The identical salt cellar can be found in Gerret Heda’s masterpiece in the Hermitage, Still Life with Lobster, signed and dated “Heda 1648,” a painting frequently attributed to Willem Claesz Heda. See Nicholaas Rudolph Alexander Vroom, A Modest Message, 2 vols. (Schiedam, 1980), 2:77, no. 372.
Given the explicit iconographic programs found in certain paintings by his father (see entry on
Arthur K. Wheelock Jr.
April 24, 2014
on the right edge of the tablecloth: .HEDA. 1650
John S. Thacher [1904-1982], Washington, D.C.; bequest 1985 to NGA.
- Rembrandt and the Golden Age: Dutch Paintings from the National Gallery of Art, The Chrysler Museum of Art, Norfolk, 1997, unnumbered brochure, repro.
- Matters of Taste: Food and Drink in 17th Century Dutch Art and Life, Albany Institute of History and Art, 2002, no. 23, repro.
- Pieter Claesz: Master of Haarlem Still Life, Frans Hals Museum, Haarlem; Kunsthaus Zürich; National Gallery of Art, Washington, D.C., 2004-2005, not in catalogue (shown only in Washington).
- Sutton, Peter C. A Guide to Dutch Art in America. Grand Rapids and Kampen, 1986: 309.
- Wheelock, Arthur K., Jr. Dutch Paintings of the Seventeenth Century. The Collections of the National Gallery of Art Systematic Catalogue. Washington, 1995: 96-98, color repro. 97.
- Chrysler Museum of Art. Rembrandt and the Golden Age: Dutch paintings from the National Gallery of Art. Exh. brochure. Chrysler Museum of Art, Norfolk. Washington, 1997: unnumbered repro.
- Hess, Catherine and Timothy Husband. European Glass in The J. Paul Getty Museum, Los Angeles, 1997: no. 50j, repro.
- Meijer, Fred G. "Boekbespreking van...[three books related to still-life paintings, primarily from the Netherlands]." Oud Holland 114, no. 2/4 (2000): 233, fig. 7, 236 n. 37, as by Gerret Willemsz Heda and Willem Claesz Heda.
- Meijer, Fred G. "Review of three books on still-life paintings " Oud Holland 114, no. 2/4 (2000): 233, fig. 7, repro; and 236, note 37, as by both Gerret Willemsz Heda and Willem Claesz Heda.
- Barnes, Donna R., and Peter G. Rose. Matters of Taste: Food and drink in seventeenth-century Dutch art and life. Exh. cat. Albany Institute of History & Art. Syracuse, 2002: 74-75, no. 23, repro.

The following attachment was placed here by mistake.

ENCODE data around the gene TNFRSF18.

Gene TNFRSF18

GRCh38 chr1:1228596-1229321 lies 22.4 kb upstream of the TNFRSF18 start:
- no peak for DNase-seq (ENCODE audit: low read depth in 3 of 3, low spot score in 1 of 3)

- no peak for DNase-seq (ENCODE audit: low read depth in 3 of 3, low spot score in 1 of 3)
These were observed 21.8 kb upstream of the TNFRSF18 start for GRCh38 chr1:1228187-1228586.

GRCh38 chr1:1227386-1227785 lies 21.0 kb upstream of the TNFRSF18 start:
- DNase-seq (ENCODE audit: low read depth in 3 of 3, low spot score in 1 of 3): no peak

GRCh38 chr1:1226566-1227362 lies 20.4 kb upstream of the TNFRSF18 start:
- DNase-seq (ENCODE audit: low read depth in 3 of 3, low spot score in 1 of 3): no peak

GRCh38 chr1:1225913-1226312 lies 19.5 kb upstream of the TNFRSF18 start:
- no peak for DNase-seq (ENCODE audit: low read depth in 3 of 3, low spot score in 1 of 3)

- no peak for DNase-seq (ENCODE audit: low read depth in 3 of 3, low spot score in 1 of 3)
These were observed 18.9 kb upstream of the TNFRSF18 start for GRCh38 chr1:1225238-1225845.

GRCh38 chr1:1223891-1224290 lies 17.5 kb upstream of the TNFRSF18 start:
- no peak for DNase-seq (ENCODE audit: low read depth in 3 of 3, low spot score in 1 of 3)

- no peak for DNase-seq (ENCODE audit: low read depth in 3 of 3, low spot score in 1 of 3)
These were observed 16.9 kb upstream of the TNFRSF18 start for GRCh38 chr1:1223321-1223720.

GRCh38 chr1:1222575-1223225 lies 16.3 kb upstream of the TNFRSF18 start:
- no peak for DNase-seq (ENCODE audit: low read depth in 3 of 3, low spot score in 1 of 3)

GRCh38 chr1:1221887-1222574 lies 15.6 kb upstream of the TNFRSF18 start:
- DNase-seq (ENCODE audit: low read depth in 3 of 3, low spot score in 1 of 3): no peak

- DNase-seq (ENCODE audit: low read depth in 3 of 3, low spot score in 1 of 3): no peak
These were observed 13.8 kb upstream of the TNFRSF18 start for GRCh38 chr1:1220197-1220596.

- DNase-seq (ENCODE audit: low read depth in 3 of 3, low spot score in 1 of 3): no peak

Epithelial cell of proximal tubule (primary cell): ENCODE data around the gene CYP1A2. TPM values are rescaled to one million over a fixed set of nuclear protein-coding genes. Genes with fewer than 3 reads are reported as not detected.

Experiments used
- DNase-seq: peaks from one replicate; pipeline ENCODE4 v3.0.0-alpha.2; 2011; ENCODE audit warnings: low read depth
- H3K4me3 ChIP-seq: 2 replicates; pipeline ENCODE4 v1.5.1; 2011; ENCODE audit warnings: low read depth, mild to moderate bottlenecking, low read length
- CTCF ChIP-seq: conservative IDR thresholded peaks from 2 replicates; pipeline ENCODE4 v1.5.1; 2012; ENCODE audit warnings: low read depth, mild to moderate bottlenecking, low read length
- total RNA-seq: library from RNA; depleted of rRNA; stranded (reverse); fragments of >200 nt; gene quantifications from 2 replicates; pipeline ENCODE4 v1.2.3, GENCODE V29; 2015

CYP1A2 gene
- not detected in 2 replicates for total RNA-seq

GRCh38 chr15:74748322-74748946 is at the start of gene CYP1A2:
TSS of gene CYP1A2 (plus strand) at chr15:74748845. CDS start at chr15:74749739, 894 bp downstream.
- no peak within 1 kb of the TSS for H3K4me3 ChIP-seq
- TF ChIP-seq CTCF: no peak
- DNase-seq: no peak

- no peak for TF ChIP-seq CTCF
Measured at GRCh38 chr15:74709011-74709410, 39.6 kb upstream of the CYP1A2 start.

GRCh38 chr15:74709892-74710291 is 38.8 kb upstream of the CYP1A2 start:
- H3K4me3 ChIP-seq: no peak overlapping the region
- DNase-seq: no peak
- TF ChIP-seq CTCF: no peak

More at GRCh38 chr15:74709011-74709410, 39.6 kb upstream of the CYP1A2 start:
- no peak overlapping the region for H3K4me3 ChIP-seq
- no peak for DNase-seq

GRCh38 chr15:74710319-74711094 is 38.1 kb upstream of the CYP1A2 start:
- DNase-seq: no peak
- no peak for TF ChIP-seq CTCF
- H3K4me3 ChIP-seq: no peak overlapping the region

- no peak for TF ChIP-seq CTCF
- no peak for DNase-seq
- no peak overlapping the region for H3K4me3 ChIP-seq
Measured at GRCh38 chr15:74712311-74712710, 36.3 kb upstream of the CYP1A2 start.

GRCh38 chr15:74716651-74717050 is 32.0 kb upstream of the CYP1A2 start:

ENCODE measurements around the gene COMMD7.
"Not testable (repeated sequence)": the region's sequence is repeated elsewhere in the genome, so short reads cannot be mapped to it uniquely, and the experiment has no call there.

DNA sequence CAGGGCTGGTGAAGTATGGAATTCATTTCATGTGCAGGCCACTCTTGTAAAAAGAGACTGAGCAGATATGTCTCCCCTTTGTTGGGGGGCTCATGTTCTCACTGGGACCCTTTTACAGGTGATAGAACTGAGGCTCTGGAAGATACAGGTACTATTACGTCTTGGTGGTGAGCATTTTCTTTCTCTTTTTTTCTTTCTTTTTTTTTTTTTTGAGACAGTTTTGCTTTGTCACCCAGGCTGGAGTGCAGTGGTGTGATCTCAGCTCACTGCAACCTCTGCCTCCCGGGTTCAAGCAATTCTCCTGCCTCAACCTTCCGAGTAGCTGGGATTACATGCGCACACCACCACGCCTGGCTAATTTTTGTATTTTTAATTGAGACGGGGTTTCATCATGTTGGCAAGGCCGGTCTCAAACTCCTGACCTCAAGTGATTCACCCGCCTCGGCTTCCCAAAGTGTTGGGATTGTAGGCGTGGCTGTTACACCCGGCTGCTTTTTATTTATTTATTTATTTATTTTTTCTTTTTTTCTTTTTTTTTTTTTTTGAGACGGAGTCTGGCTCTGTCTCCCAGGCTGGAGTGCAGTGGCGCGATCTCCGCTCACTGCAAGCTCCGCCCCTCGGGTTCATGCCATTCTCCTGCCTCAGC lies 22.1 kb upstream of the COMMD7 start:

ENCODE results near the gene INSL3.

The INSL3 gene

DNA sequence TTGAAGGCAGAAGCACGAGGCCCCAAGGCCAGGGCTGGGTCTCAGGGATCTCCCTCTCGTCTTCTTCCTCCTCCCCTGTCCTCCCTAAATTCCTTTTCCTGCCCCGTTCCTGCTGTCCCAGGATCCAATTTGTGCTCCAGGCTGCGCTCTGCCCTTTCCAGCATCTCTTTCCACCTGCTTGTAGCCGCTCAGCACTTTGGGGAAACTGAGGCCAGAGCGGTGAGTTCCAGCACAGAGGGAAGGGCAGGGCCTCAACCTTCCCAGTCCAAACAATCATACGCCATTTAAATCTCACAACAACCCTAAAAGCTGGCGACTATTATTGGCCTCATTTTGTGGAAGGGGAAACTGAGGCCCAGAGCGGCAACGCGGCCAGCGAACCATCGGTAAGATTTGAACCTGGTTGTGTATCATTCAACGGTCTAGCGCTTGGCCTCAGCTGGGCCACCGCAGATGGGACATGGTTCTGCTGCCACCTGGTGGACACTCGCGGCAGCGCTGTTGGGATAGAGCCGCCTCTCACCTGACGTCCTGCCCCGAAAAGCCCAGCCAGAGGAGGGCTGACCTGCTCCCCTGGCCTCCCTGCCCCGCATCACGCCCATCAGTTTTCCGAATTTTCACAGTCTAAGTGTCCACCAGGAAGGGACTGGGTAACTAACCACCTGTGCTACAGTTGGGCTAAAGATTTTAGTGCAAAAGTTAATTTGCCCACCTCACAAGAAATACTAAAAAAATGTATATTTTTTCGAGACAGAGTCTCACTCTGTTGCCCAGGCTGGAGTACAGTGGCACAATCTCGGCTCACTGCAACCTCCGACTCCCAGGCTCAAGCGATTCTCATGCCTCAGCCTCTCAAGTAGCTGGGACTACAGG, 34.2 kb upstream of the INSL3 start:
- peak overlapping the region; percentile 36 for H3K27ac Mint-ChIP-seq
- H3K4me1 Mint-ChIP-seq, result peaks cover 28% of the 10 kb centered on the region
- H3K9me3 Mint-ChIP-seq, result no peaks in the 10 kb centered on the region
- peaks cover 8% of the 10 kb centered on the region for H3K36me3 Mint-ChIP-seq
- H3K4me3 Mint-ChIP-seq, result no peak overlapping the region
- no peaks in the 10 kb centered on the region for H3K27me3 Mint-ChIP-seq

- Gregory, Quint (Henry D. Gregory V). "Tabletop still lifes in Haarlem, c. 1610-1660: a study of the relationships between form and meaning." Ph.D. dissertation, University of Maryland, College Park, 2003: 3-18, 172, 201.
The panel consists of three vertically grained oak boards. All of the boards are of similar width, and the outer ones are slightly thicker. Dendrochronology gives a use date of 1646 onward. Bevels appear on all sides of the reverse, which was not smoothly finished. A thin, off-white ground is visible through the brushstrokes of the tablecloth and background, giving a warm tonality, while the wood grain is prominent overall.
Paint was applied thinly and smoothly in multiple layers with great transparency, much glazing, and crisp brushwork in the fuller bodied light passages. Impasted highlights are blended wet-into-wet. A pentimento of a plate or tablecloth appears beneath the ham, a short length of fringe was begun and abandoned in the lower left of the tablecloth, and the artist changed the bottom contour of the white cloth. Discolored varnish and inpainting were removed in 2008.
 The wood was analyzed by Dr. Peter Klein, Universität Hamburg (see report dated May 4, 1987, in NGA conservation files).
 Dendrochronology by Dr. Peter Klein, Universität Hamburg (see report dated May 4, 1987, in NGA conservation files).
Related IconClass Terms
- Christian Religion
- vanitas still life
- breakfast piece
- ham +used symbolically
- wine +used symbolically
- beer +used symbolically
- patron +open market
- artist +Pieter Claesz. + influence of